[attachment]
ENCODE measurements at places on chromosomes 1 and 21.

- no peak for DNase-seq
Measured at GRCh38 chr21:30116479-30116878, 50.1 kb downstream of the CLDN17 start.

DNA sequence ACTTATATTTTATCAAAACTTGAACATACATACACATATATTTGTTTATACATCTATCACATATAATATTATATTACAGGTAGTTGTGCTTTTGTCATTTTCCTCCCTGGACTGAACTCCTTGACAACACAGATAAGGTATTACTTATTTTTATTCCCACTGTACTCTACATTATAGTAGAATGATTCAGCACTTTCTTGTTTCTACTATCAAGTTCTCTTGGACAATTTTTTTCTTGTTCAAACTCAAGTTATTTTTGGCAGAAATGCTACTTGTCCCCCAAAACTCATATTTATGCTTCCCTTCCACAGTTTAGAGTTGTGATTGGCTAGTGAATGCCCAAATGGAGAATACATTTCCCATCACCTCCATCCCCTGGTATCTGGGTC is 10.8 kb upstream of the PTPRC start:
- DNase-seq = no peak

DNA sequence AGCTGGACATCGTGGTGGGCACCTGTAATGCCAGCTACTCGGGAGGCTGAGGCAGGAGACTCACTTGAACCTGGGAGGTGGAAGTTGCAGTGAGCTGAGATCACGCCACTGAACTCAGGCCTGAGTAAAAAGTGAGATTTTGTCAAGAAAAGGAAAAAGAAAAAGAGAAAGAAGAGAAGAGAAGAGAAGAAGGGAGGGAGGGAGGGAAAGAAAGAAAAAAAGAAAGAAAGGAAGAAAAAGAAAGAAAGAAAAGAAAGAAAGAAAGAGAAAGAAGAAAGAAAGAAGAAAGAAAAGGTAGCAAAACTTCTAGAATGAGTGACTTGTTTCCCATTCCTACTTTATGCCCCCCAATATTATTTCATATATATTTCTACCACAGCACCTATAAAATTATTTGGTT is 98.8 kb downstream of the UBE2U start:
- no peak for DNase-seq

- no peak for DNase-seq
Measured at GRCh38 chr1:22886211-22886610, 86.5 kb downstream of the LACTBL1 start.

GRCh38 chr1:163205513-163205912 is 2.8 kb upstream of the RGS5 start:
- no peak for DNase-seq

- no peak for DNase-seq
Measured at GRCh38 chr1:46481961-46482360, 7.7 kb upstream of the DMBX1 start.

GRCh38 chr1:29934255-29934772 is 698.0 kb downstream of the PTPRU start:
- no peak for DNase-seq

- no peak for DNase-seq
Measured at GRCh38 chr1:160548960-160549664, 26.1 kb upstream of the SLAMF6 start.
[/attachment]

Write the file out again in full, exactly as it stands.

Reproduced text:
ENCODE measurements at places on chromosomes 1 and 21.

- no peak for DNase-seq
Measured at GRCh38 chr21:30116479-30116878, 50.1 kb downstream of the CLDN17 start.

DNA sequence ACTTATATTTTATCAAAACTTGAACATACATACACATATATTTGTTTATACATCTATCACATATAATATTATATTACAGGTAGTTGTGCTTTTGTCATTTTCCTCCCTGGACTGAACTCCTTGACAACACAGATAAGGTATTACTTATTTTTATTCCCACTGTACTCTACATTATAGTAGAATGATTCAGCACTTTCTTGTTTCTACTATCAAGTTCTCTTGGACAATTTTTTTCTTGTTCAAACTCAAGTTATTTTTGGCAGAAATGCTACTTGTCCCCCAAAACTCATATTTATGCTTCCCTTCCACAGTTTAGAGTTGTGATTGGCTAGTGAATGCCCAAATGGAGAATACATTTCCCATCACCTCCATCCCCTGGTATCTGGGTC is 10.8 kb upstream of the PTPRC start:
- DNase-seq = no peak

DNA sequence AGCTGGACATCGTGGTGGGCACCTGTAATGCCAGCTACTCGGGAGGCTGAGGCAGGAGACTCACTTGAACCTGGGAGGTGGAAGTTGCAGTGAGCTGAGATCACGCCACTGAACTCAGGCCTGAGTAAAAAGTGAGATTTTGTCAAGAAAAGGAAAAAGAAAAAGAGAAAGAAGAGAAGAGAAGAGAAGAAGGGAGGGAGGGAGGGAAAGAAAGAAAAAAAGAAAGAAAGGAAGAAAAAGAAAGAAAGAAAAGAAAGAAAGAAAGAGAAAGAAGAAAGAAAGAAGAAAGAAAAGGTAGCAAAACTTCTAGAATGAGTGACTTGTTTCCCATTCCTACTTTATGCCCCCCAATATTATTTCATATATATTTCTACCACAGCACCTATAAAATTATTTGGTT is 98.8 kb downstream of the UBE2U start:
- no peak for DNase-seq

- no peak for DNase-seq
Measured at GRCh38 chr1:22886211-22886610, 86.5 kb downstream of the LACTBL1 start.

GRCh38 chr1:163205513-163205912 is 2.8 kb upstream of the RGS5 start:
- no peak for DNase-seq

- no peak for DNase-seq
Measured at GRCh38 chr1:46481961-46482360, 7.7 kb upstream of the DMBX1 start.

GRCh38 chr1:29934255-29934772 is 698.0 kb downstream of the PTPRU start:
- no peak for DNase-seq

- no peak for DNase-seq
Measured at GRCh38 chr1:160548960-160549664, 26.1 kb upstream of the SLAMF6 start.